How to Fold (and Misfold) a Protein (Part 1)

Author: Sarah Kearns

Editors: David Mertz, Zulierys Santana-Rodriguez, and Scott Barolo

Proteins do most of the work in your body: Depending on their shape, they can digest your food, fire your neurons, give color to your eyes and allow you to see colors. Proteins follow instructions encoded in your DNA to fold into their shape, but how do they “know” what shape to fold into to perform their biological functions? What happens when they fold incorrectly?

Structure Defines Function

In every biological system, including the human body, proteins promote crucial chemical reactions to keep cells alive, such as breaking down food into energy or building the scaffold that supports the structure of the cell. Proteins are chains of amino acids, which are small molecules made of carbon, oxygen, hydrogen, nitrogen, phosphorous and sometimes sulfur atoms. Each of the 20 amino acids that make up proteins has a unique side group that gives it a specific chemical property, such as hydrophobic, polar, acidic, or basic.

When a new protein is produced, RNA, a blueprint for proteins, instructs the ribosome to assemble amino acids in the proper order. As a sequence of amino acids comes off of the ribosome, it doesn’t stay in a long line, but instead folds into a compact blob. This shape is important because the protein’s function is defined by its structure.

For example, the protein amylase, which breaks down starches into simple sugars, and the protein hemoglobin, which carries oxygen in the blood, look very different (see Figure 1). Within the amylase, complex chains of sugars called starches can weave between the red and blue domains of the protein. Amino acids surrounding the starch chemically cleave bonds to yield individual sugars. Hemoglobin, on the other hand, has inorganic groups, called hemes, where oxygen can bind. This allows hemoglobin to transport oxygen throughout the body. Without their particular structures, neither amylase nor hemoglobin can function – which means no breakdown of food and no oxygen transportation.

Figure 1. The structure of a protein defines its function. Different colors represent different domains. Lef: human amylase; right: human hemoglobin. In amylase, complex sugars are cleaved between the blue and white domains. In hemoglobin, the inorganic heme groups that bind oxygen are shown in green. There is one heme group per domain.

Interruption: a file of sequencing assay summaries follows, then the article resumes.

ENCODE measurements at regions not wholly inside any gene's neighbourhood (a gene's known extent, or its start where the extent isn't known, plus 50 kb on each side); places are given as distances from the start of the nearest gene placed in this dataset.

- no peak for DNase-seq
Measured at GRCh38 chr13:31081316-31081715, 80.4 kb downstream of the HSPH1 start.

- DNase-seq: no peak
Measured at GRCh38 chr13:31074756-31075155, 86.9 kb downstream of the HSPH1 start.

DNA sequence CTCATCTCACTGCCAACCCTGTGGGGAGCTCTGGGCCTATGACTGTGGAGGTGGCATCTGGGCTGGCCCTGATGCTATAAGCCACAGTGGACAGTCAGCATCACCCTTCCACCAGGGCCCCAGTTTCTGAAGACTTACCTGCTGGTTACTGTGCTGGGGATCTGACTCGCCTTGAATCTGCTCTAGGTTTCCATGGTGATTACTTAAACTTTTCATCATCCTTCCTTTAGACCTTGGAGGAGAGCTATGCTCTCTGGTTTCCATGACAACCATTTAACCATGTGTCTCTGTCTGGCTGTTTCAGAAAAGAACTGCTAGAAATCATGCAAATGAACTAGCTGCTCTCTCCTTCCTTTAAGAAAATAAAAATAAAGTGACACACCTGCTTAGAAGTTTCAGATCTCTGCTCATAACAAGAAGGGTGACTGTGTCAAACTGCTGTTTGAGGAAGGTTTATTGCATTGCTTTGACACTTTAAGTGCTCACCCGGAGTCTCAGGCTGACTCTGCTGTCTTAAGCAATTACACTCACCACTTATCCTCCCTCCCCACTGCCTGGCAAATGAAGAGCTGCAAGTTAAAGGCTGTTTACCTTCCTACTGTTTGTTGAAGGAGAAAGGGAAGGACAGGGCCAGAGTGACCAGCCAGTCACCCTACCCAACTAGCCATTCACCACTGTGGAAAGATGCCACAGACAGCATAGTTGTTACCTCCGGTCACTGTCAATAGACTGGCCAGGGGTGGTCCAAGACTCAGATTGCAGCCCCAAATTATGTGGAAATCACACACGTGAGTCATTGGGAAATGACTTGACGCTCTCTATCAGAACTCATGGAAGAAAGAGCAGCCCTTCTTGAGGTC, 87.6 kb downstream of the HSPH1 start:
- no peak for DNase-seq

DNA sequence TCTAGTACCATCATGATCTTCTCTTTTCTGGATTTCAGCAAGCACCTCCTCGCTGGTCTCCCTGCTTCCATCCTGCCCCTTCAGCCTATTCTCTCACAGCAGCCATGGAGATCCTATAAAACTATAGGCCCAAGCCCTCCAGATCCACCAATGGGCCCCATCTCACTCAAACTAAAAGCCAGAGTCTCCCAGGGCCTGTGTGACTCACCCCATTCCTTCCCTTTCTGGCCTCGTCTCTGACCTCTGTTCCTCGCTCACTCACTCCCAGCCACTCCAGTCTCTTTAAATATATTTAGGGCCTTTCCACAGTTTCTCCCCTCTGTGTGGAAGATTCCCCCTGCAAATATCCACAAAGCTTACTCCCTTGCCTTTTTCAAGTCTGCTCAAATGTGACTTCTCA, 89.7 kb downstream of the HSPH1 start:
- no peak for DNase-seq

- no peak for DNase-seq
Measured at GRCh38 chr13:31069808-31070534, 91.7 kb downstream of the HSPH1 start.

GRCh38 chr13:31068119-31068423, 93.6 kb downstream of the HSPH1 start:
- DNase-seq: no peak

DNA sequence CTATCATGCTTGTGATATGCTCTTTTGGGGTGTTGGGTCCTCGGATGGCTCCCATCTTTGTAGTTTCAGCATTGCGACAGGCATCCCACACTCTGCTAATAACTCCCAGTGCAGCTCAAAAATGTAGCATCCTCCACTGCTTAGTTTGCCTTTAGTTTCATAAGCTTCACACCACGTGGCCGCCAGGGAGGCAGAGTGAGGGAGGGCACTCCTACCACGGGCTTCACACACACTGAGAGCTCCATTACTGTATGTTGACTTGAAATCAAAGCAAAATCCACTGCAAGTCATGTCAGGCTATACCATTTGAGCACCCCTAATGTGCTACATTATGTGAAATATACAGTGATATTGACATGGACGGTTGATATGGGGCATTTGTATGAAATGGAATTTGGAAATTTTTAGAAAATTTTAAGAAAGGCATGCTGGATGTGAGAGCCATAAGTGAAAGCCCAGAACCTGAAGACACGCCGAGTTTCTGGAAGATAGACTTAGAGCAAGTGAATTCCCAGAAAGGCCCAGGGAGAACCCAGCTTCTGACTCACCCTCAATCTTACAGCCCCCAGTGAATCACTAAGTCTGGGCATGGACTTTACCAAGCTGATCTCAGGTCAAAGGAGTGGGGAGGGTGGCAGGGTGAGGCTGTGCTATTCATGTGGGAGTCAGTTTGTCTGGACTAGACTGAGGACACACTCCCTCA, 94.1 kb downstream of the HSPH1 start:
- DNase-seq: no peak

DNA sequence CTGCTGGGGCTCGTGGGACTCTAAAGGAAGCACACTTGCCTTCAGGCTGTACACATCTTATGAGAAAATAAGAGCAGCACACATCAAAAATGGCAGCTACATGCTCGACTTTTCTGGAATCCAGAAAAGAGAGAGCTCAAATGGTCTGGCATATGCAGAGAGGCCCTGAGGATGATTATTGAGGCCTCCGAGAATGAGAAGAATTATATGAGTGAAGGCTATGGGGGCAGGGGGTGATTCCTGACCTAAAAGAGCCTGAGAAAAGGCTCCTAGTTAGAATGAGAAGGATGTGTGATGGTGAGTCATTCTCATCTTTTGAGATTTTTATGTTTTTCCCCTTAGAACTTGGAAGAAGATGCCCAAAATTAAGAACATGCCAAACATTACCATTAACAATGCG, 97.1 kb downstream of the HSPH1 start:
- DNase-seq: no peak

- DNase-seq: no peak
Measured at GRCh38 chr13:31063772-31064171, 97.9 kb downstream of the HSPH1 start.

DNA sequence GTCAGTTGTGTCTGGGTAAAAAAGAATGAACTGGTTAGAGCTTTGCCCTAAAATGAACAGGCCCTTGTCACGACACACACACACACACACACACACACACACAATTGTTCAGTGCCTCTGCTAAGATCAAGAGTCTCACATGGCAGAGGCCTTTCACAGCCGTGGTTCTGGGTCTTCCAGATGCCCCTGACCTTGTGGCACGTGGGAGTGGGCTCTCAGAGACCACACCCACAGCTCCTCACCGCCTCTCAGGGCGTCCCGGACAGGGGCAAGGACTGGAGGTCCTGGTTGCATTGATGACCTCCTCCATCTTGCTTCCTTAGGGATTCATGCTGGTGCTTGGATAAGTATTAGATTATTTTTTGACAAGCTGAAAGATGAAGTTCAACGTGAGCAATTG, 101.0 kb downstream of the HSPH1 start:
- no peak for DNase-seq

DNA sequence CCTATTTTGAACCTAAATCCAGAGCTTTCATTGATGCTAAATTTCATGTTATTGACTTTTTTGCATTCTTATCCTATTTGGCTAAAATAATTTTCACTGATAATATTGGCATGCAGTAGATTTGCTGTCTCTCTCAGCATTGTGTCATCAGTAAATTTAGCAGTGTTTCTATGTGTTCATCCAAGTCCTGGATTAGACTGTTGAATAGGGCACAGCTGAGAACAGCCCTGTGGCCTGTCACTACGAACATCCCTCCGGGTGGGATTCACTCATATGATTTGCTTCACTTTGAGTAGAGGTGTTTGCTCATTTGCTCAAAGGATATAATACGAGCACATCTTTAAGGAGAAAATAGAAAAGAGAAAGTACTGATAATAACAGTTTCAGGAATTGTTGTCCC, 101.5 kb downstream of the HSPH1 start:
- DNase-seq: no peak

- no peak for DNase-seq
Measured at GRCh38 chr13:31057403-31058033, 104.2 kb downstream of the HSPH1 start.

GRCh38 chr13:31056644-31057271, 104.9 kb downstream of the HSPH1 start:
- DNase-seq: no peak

Folding into Formation

If you were to throw a string of pearls onto the ground, there is an infinite number of ways that it could land. For amino acids in a protein, this is not the case because different shapes require different amounts of energy to maintain. Chemical and physical forces push, pull, and fold each protein chain into its correct shape.

Some physical properties within a protein that contribute to this energy stabilization are hydrogen bonds, ion salt pairings, and hydrophobic interactions. Hydrogen bonds and ion salt pairings are examples of interactions between atoms. Hydrogen bonds between amino acids form the most common structural features found in proteins (see Figure 2).

Figure 2. Common structures in proteins formed by hydrogen bonds. Depending on the sequence, the chain can be arranged into a loop (alpha helix, shown in green) or into a flat surface (beta sheet, shown in green). The dotted lines show hydrogen bonds.

Ion salt pairings occur between charged side chains of amino acids, groups of atoms that branch off the protein backbone, sort of like how a sodium ion (Na+) pairs with a chlorine ion (Cl-) to make salt (NaCl).

But relative to hydrophobic interactions, the tendency of nonpolar molecules to be repulsed by water, the atom-atom interactions above are very weak. Hydrophobic collapse, which is caused by a protein’s interaction with water, stabilizes protein structures by pushing hydrophobic side chains toward the center of the protein (Figure 3).

Figure 3. How hydrophobic and hydrophilic interactions shape a protein. Hydrophobic regions of the protein (red), which are repulsed by water, are forced toward the center of the protein structure, while hydrophilic regions (blue) remain on the surface where they can interact with water molecules.